Tuesday, April 5, 2011

Have you been thinking about getting a snake for a pet?

If so you may want to read the following article by Naturalist Sara Oliver to decide if you are really committed to fulfilling all of the requirements necessary to maintaining a healthy and happy reptile.
Monty, our Ball Python
Ball Pythons, also called Royal Pythons, are considered one of the best snakes to have for a pet, especially if your son or daughter has been begging you for a pet snake. In the wild, they are found in Central and Western Africa and will frequent both the ground and trees, and are most active around dusk and dawn. They usually live between 20 and 30 years.
Ball Pythons make a good choice particularly because of their docile nature and small size. They generally do not grow longer than 3 or 4 feet. When choosing a Ball Python, find one bred in captivity as these are much easier to tame and handle.
Remember that the cute little snake in the five-gallon tank at the pet store may get quite large. Research the species you are cnsidering.
Annually, thousands of Ball Pythons are caught in the wild and imported to the U.S. to be sold in pet stores. These are usually more difficult to tame, may have parasites and be stressed from capture and transport. Also, it is best for any pet to not be taken from the wild, since sooner or later the wild population will suffer because too many are taken.

Before purchasing, check the snake’s body and make sure it has clean, smooth skin. Check the vent (or anus), nostrils and eyes for any discharge. Arrange for the breeder to show a feeding demonstration as well, to make sure the snake is eating well.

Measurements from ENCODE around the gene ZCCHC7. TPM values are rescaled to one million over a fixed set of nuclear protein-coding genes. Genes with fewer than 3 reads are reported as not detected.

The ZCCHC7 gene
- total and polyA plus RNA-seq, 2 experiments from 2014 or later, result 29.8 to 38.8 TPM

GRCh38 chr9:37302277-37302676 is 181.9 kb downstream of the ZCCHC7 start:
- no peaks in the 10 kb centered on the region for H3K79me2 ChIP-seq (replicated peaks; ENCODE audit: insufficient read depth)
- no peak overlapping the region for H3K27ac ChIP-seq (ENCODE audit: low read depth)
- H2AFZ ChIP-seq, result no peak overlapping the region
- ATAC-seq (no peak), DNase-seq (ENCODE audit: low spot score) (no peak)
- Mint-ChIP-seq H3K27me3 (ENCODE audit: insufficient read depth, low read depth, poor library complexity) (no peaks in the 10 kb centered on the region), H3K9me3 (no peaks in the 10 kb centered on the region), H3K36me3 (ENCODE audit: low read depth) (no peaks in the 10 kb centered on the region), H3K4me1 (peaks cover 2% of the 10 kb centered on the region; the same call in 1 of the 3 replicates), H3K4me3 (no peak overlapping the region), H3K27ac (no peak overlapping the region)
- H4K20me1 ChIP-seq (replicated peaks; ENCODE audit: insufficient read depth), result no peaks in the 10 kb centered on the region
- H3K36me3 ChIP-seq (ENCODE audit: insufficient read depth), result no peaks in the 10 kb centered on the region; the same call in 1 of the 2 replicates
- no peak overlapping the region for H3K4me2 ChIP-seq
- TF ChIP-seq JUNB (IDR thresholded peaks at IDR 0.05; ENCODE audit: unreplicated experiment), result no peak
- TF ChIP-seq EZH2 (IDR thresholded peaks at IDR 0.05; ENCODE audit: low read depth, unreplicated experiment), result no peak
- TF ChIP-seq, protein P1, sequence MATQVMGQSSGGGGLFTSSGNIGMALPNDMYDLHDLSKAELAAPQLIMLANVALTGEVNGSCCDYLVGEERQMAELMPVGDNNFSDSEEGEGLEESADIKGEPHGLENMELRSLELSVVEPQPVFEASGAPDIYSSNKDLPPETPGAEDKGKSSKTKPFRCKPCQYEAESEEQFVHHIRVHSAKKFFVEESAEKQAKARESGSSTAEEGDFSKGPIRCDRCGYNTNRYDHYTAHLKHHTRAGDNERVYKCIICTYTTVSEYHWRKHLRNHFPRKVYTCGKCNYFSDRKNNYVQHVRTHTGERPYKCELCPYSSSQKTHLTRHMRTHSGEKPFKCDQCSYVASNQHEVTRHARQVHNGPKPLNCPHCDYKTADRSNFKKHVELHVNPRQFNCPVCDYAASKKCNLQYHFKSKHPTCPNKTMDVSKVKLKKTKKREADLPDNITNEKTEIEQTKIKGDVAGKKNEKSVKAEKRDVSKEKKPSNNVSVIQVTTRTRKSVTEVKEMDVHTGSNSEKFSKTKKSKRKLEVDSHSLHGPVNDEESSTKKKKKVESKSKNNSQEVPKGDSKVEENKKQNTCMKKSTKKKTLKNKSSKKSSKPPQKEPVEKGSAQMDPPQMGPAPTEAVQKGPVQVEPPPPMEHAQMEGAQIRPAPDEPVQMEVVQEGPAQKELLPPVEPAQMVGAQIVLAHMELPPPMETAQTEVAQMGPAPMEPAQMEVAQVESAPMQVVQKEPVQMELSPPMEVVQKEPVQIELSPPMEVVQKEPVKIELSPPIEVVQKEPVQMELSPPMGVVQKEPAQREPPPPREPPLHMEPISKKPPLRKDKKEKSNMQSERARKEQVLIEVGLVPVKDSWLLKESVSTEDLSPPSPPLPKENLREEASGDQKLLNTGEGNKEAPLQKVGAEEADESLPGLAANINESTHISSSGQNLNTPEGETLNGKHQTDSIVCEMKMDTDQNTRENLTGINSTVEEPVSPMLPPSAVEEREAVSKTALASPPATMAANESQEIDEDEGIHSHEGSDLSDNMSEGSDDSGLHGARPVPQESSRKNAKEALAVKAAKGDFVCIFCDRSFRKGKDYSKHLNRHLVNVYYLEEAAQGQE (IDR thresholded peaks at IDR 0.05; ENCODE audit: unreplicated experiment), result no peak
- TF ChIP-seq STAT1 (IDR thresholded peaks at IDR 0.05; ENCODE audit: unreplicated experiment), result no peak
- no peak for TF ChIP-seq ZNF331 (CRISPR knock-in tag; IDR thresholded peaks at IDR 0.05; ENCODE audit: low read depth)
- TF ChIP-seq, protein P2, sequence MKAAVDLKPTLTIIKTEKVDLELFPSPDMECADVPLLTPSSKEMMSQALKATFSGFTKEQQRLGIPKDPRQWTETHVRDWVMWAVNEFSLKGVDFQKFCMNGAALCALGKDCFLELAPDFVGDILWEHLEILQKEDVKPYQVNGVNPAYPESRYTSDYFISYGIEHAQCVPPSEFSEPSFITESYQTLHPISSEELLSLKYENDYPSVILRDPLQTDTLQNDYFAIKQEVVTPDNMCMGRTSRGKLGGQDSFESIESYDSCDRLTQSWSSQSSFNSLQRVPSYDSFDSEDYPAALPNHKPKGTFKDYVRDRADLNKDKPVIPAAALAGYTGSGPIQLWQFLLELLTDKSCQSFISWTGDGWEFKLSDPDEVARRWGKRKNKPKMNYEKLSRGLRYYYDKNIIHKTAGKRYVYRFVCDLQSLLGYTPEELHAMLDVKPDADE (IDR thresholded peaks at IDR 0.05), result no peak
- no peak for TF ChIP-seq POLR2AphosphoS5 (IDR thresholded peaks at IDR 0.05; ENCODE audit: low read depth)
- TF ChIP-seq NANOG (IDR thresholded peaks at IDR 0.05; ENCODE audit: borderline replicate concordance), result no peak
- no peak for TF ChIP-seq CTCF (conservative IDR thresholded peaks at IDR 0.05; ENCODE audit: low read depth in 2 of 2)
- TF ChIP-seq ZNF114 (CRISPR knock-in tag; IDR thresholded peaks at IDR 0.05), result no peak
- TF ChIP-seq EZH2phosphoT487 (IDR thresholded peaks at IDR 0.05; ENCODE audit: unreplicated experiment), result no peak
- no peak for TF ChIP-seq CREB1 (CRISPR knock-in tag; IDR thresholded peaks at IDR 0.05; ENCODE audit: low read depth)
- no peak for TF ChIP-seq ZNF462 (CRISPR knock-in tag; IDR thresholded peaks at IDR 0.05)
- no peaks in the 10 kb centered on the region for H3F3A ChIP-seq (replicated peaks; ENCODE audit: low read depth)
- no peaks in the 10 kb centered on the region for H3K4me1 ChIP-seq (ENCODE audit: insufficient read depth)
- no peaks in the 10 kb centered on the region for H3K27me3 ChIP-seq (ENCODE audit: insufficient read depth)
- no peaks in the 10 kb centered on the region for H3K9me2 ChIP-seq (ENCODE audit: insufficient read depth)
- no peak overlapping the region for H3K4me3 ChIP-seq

Ball Pythons are not as active as other snakes, so a 10 gallon tank is usually sufficient for juveniles and a minimum of 20 gallons for adults. Make sure you have the lid securely fitted because all snakes are great escape artists. For the tank’s substrate, newspaper or astro-turf are fine, as well as aspen, pine or cypress mulch. Add a few branches for them to climb on at night, and a dark hiding place for them to sleep during the day.

Provide a water bowl large enough for the snake to soak in, which is important in helping a snake shed its old skin. Since ball pythons are native to very warm temperate to dry areas in Africa, they may be comfortable with the current humidity of your household. However, if it is too dry and your snake is having difficulty shedding (it takes more than 24 hours or the shed comes off in many pieces), or its feces are dry when excreted or there is straining to defecate, it is a good idea to mist inside the tank twice a day with a spray bottle filled with room temperature water. Then natural evaporation of the water by a heat source (discussed below) raises humidity in the tank.

Daytime temperatures in the tank should be between 80 and 90 F. Nighttime temperatures can be between 70 and 80 F. A heat lamp with a ceramic heat bulb can be placed on top of the tank off to one side to act as a basking area. A low wattage incandescent light with a metal reflector (found at any hardware store) can be placed on top of the tank, at about the midpoint. It’s best to turn off the light at night.

Ball pythons will be happy with a diet of mice or small rats. Adults can be fed 4 or 5 mice every other week and juveniles can be fed a few pinkie mice every 5-7 days. Using pre-killed food is safest for your snake. Using a pair of forceps to dangle the mouse in front of the snake will trigger interest and keep your hands safe from their bite. Their teeth are quite small, needle thin and needle sharp, so be careful when feeding. When handling any snake make sure there’s no scent of the snake’s food on your clothes or hands. It is a good idea to move the python into a separate area for feeding so it won’t associate anything that enters its tank (your hands, for example) as food. These snakes are known for fasting for long periods. As long as body weight is sustained and the Python's condition looks good overall, there is no need to panic.

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